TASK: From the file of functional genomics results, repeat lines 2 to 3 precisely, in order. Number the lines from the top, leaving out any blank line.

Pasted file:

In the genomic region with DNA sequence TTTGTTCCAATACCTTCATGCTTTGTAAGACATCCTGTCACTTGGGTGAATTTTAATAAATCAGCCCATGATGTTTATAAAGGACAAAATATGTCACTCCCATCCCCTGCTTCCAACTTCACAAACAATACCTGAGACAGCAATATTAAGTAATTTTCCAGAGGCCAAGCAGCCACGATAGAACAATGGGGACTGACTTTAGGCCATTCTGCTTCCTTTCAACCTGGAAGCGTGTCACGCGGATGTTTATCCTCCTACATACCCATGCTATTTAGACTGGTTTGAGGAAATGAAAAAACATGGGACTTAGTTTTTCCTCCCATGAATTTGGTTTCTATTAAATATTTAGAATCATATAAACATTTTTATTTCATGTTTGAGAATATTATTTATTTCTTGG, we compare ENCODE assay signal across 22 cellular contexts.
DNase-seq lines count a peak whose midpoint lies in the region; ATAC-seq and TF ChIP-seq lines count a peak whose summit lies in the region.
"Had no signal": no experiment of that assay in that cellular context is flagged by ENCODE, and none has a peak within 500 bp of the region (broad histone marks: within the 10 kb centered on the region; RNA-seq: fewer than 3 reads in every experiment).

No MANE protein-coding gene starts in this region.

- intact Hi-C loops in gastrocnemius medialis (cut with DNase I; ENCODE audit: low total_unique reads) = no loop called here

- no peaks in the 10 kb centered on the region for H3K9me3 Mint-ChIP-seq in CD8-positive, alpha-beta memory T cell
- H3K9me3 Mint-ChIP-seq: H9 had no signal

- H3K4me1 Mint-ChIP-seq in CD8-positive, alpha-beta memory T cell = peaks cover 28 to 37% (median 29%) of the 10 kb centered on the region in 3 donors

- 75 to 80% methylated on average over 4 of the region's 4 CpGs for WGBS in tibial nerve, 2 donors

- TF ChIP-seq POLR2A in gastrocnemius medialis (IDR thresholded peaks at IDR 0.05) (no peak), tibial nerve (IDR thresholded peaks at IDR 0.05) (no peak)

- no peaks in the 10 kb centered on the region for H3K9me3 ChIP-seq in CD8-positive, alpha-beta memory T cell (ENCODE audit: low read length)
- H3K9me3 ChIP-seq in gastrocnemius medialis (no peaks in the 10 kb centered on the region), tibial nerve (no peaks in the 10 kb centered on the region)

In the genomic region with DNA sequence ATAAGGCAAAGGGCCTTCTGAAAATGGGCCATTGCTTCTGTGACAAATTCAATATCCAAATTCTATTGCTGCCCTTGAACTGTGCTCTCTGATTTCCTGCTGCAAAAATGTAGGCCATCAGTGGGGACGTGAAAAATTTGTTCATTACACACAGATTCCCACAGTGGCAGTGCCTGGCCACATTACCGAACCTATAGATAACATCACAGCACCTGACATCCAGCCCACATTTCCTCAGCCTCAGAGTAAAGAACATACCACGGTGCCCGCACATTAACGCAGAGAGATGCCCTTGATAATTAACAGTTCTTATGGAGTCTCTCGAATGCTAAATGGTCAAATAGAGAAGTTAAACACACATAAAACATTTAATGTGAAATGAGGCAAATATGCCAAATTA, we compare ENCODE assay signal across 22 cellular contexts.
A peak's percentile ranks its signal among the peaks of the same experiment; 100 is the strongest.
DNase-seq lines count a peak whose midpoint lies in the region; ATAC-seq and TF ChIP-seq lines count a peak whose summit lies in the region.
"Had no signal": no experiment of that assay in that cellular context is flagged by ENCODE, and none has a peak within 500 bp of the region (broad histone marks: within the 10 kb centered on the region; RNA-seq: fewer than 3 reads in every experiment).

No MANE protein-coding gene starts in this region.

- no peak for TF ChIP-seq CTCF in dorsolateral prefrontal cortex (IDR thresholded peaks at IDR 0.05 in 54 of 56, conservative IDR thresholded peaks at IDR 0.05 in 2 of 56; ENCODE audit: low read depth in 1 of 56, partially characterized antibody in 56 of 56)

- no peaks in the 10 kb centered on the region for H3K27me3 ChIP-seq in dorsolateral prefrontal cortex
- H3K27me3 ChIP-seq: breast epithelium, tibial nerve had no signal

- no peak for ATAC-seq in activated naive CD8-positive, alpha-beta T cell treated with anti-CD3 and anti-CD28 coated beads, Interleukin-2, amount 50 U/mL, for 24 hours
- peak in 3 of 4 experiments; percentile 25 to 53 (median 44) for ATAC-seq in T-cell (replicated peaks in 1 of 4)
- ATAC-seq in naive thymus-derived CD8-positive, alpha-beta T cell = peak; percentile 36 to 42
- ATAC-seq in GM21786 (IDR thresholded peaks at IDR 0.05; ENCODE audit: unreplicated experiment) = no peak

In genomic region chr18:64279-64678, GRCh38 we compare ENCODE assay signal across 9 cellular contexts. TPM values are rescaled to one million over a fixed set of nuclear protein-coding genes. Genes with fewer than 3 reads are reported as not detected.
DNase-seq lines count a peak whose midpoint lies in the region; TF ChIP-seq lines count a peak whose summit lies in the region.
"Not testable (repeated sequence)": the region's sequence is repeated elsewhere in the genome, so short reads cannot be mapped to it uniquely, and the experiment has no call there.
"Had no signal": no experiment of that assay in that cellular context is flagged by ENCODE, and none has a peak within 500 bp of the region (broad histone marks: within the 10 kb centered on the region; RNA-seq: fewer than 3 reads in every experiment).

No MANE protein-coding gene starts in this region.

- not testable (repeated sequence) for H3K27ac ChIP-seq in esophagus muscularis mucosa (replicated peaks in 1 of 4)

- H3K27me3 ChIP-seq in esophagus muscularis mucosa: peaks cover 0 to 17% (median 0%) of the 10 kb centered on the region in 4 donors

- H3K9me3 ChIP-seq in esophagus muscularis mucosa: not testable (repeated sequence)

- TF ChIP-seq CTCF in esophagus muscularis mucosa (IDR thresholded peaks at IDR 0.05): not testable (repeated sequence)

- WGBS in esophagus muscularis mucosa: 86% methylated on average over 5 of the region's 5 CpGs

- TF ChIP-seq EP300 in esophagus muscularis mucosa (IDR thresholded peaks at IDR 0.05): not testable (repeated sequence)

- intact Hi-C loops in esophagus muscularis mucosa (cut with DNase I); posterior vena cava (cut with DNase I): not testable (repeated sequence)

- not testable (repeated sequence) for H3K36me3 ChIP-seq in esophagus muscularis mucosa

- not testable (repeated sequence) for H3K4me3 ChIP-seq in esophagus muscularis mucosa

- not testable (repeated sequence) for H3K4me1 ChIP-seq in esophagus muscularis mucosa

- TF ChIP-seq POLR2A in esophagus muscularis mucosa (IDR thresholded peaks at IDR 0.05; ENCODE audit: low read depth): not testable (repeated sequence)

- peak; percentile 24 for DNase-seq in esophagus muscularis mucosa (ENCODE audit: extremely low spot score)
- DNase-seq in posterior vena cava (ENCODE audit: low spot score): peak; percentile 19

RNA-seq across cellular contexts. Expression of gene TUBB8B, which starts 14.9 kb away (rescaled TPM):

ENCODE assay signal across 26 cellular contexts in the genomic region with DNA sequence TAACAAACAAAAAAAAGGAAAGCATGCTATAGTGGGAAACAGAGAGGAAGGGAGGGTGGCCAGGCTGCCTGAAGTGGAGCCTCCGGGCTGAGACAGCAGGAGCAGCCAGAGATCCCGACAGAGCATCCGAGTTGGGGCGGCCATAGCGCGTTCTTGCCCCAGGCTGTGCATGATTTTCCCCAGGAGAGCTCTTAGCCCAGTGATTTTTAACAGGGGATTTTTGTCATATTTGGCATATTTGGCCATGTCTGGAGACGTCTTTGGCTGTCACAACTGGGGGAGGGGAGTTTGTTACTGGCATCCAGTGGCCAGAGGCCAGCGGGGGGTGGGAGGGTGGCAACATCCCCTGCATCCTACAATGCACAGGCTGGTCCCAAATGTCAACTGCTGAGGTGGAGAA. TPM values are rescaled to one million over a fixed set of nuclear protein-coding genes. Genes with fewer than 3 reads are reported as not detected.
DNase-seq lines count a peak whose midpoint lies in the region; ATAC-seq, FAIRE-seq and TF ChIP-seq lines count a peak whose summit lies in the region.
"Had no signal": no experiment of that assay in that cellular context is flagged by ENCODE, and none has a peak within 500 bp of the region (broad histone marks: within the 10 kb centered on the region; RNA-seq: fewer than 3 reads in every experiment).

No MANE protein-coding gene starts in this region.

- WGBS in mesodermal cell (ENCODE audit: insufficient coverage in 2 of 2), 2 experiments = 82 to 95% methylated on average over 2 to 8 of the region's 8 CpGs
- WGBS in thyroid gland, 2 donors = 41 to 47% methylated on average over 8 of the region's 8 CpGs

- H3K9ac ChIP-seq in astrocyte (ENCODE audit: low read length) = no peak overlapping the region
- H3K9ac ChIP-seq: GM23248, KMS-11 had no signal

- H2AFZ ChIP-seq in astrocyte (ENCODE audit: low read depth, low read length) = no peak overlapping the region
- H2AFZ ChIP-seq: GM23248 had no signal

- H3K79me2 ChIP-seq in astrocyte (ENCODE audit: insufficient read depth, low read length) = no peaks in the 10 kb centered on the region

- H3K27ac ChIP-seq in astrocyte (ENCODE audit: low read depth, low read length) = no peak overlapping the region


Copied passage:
DNase-seq lines count a peak whose midpoint lies in the region; ATAC-seq and TF ChIP-seq lines count a peak whose summit lies in the region.
"Had no signal": no experiment of that assay in that cellular context is flagged by ENCODE, and none has a peak within 500 bp of the region (broad histone marks: within the 10 kb centered on the region; RNA-seq: fewer than 3 reads in every experiment).